Water Talk By: Kelley and Susan McGuiness
Water Chemistry made simple, or at least as
simple as possible
Pool and Spa Chemistry and Water Balance.
Pools and spas are great, but they can become your worst nightmare if the water
chemistry isn't up to snuff. Browse around for the information you need
and if you have any questions please feel free to E Mail us and we will try to
Our Spa Service Company
Pool and Spa Facts. This is a new
section and we hope it will help answer your questions and help others. We
take your E Mails or queries in the search engines and try to answer the
question in this Faq area.
VGBA Regulations and what you need to know.
Please read this, as, this is very important
Why these regulations are now Federal Law
It appears that this law is only for
commercial pools and not residential pools. This really angers me as this
incidence happened in a private pool, and at this point operators of commercial
facilities spend thousands to upgrade. I agree with the upgrade but it is
my wish to have all residential pools inspected and upgraded. If you have
a pool that has a single bottom drain, this could happen to you. Get it
TDS Part 2
Testing the Chlorine
Copper, Iron, and Others
Flocculation in Pool Water
Water Born Pool Illness
This is the most important area of spa
maintenance. It can happen in a day or not for a year, but when it
happens, it can get ugly. Change your spa water often. If
your water appears milky, or you cough while in the water, change it.
Let's tackle the why question first: The
most common reason for draining a spa is because the amount of total
dissolved solids in the water has reached its maximum allowable level.
As a general guideline, spas should be drained when the TDS level
reaches 2,000 to 3,000 parts per million or 1,500 ppm above the start-up
By definition, TDS is absolutely everything dissolved in the water - from
metals to chlorine to bromine, alkalinity, salts, bather waste and more.
And when the amount of these substances in the water gets too high, it
can cause a number of problems, including salty-tasting water, colored
but clear water, algae growth, metal corrosion, cloudy water, eye and
skin irritation, false test readings, coughing, and black mold.
What causes TDS levels to increase? When
water is heated, aerated and agitated - as is the case with water in
spas - the water's evaporation rate increases significantly. This, in
turn, dramatically affects the TDS levels in spa water because only the
water evaporates; anything else that may have been dissolved in the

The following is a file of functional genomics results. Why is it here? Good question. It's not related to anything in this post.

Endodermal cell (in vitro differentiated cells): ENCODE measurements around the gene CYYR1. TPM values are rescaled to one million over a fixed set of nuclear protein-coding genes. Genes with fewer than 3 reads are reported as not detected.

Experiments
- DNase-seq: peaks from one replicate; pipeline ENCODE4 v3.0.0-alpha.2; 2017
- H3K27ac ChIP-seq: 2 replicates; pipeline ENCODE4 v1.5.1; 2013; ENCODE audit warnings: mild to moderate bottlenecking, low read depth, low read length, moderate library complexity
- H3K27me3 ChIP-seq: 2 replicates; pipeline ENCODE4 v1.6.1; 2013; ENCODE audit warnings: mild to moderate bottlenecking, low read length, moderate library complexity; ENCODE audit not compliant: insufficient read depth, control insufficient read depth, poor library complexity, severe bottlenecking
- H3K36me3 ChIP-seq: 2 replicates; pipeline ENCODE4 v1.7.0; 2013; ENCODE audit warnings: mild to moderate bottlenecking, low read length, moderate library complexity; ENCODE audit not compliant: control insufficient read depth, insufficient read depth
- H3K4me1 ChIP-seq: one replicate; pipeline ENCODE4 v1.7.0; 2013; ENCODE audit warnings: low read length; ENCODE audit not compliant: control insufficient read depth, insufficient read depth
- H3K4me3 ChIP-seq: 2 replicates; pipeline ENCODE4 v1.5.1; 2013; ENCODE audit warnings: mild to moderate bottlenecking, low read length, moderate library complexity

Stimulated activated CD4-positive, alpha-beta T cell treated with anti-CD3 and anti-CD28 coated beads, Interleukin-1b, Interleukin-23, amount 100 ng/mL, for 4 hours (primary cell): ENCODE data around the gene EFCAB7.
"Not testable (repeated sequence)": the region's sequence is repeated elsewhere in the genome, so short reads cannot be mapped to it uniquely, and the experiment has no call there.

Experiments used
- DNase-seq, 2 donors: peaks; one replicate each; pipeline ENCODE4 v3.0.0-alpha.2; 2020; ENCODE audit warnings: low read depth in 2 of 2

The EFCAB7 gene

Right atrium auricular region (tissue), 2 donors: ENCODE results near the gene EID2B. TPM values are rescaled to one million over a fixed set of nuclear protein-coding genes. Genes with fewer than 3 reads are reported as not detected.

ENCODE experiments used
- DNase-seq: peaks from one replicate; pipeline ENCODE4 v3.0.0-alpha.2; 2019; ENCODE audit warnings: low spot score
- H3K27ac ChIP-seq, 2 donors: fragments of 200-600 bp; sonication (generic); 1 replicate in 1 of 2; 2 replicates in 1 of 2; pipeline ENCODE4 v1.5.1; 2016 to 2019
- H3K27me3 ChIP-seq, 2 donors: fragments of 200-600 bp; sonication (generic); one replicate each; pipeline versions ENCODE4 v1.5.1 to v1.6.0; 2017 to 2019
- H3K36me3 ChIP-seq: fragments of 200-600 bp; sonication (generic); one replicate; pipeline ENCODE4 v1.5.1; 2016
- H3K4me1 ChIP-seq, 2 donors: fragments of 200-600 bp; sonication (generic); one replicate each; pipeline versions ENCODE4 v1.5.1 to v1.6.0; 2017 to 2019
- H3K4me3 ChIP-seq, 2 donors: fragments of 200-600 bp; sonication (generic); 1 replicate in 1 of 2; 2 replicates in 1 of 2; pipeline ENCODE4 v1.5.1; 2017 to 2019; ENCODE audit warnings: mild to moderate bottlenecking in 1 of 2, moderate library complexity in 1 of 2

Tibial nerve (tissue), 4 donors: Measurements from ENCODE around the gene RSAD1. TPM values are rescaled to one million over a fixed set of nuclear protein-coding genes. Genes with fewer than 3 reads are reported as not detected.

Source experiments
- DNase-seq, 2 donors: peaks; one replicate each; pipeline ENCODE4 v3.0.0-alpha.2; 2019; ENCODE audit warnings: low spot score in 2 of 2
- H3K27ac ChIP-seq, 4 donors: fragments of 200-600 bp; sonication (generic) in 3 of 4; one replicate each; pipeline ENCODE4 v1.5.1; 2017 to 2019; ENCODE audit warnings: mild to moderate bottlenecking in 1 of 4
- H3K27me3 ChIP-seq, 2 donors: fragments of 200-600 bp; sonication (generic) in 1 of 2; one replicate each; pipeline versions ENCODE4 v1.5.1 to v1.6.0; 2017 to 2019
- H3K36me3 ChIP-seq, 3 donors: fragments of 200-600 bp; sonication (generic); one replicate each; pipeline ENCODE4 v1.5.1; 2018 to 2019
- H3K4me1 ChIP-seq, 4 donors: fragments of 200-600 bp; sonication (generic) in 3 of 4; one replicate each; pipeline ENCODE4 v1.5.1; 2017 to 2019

water gets left behind.
As the water level in a spa drops, the first prescribed action is to add
make-up water. But while this water will have a relatively low TDS
level, it too will evaporate eventually, adding its share of TDS to the
remaining water in the spa. As this cycle continues, the spa water's TDS
levels will continue to climb.
TDS levels are also increased whenever the spa water is treated chemically.
For example, adding as little as 1 pound of dichlor, trichlor or bromine
tablets to 500 gallons of water can create an increase of 240 ppm to the
water's TDS level.
And it does not take long for that much dichlor to be added to the spa: In
addition to the 1 to 2 ounces of dichlor needed for regular chlorination
each week, many owners use their spas two or three times a week, each
time adding another ounce of dichlor. At this rate, it would only take
three weeks or so to raise the TDS levels by 240 ppm.
Many other common spa products also contribute to a spa's TDS count,
including algaecides, algae preventers, acid, sodium bicarbonate,
clarifiers, scale inhibitors, foam suppressants, stain inhibitors and
For example, if a spa owner adds a 2 ounce dose of a nonchlorine shock to
the water after each use, that dose alone will produce about 28 ppm of
TDS in a 500-gallon spa.
Another contributing factor here is bather waste. just 3 pints of human
sweat can produce approximately 4 grams of salt, which would add
approximately 2 ppm to the TDS of a 500-gallon spa. In the case of a
commercial spa that may handle an average of 25 bathers a day, the
amount of TDS from human sweat alone could be as much as 50 ppm every
And don't forget, bathers also bring with them residual soap, deodorant,
hair spray, suntan lotion, body oil, hair gel, laundry detergent, hand
lotion, cosmetics and other personal-care substances - all of which can
contribute to the build up of TDS.
When you consider the possible factors that could contribute to the spa
water's TDS, it's easy to see how the TDS level can climb very quickly
and why frequent draining is needed.
Now, as to how often a spa should be drained, the National Spa & Pool
Institute suggests the following formula: One-third of the spa's
gallonage divided by the average daily bather load equals the number of
days that the water can be used.
(Gallons x .33) -- bather load = days of
For example, a 1,200-gallon commercial spa
with an average bather load of 25 people a day should be drained after
16 days of use:
(1,200 gallons x.33) - 25 people = 16
days of use
For residential spas, however, most
experts would agree that draining a residential spa every three months
Signs that may tell you that your spa has TDS. One sign is